The Spirit of Saint Louis was the name of the airplane flown by Charles Lindbergh on his history-making solo flight across the Atlantic Ocean in 1927. Now, "The Spirit of Saint Louis" is also the title of a new album by the Manhattan Transfer. But the album is dedicated to another famous Louis - Louis Armstrong.
Vocal veterans Manhattan Transfer turn to the late jazz trumpeter Louis Armstrong for the inspiration behind their latest album. They take on such "Satchmo" classics as "Stompin' At Mahogany Hall," adapted from the Spencer Williams tune "Mahogany Hall Stomp," with lyrics by Manhattan Transfer's Alan Paul.
Louis Armstrong certainly knew what it meant to miss New Orleans. He left his home in Louisiana when he was 21, and became one of the world's greatest entertainers. His raspy voice, soaring notes on the trumpet and infallible leadership were his trademarks.
Satchmo's wife Lillian Armstrong wrote "Nothing Could Be Hotter Than That," sung by the Manhattan Transfer's Cheryl Bentyne, Janis Siegel, Alan Paul and Tim Hauser from their new album "The Spirit of Saint Louis."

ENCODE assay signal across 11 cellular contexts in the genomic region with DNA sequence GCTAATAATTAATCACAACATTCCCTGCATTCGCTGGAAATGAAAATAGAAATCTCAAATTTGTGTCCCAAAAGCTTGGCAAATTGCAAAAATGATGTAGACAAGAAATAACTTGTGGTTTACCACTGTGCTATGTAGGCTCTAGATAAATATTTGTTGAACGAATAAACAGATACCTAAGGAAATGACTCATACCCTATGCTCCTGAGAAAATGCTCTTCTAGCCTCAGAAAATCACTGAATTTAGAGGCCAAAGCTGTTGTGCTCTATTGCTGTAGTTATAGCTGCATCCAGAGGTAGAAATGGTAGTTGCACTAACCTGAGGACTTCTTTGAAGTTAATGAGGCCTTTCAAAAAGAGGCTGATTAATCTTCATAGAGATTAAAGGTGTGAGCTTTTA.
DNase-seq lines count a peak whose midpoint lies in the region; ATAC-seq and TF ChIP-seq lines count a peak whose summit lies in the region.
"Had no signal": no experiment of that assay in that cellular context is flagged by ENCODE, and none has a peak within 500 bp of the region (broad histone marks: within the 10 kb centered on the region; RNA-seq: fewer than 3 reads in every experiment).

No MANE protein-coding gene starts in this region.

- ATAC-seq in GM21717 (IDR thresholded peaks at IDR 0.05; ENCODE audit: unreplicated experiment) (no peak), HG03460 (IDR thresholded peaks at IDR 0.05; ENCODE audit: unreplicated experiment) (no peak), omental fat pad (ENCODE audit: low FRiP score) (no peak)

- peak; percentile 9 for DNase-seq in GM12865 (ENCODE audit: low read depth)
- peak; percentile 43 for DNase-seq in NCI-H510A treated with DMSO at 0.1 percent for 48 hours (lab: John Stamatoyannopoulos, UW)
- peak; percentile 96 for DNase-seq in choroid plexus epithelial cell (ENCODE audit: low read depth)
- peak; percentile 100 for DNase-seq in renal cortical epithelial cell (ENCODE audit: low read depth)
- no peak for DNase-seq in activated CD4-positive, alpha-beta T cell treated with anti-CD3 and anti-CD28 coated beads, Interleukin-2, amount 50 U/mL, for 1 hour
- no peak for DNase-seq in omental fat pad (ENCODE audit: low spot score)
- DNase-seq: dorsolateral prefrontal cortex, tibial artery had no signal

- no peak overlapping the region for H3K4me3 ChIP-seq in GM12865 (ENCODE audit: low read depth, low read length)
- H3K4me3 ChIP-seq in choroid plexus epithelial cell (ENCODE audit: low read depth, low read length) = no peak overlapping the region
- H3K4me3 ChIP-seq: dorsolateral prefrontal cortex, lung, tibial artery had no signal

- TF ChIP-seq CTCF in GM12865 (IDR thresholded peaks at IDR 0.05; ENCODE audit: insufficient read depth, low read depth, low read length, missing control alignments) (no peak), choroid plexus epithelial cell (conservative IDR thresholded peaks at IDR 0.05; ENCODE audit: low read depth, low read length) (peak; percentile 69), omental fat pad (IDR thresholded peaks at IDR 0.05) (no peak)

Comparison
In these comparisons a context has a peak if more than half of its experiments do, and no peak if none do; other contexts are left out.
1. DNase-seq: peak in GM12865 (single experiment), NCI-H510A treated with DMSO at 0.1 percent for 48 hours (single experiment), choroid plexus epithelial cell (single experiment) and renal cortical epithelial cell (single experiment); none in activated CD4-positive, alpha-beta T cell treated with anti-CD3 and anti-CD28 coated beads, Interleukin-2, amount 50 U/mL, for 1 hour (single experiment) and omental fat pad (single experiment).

The Manhattan Transfer has always been known for crossing musical boundaries. Their first album, recorded in 1975, featured the Top 40 hit "Operator," and had critics calling them "Cabaret Rock." By 1980, they proved they could sing in just about any style, from doo-wop and jazz to Latin, swing and blues. Their 1985 album "Vocalese" earned three Grammy Awards. But, the group's specialty is pop standards, like "Blue Again."
Manhattan Transfer's "The Spirit Of Saint Louis" recently climbed into the Top 10 on Billboard's jazz albums chart. Fresh back from a tour of Japan, the group just launched a U.S. tour. Their album "The Spirit Of Saint Louis" is dedicated to Louis Armstrong who wrote the music for the 1935 tune, "Old Man Mose."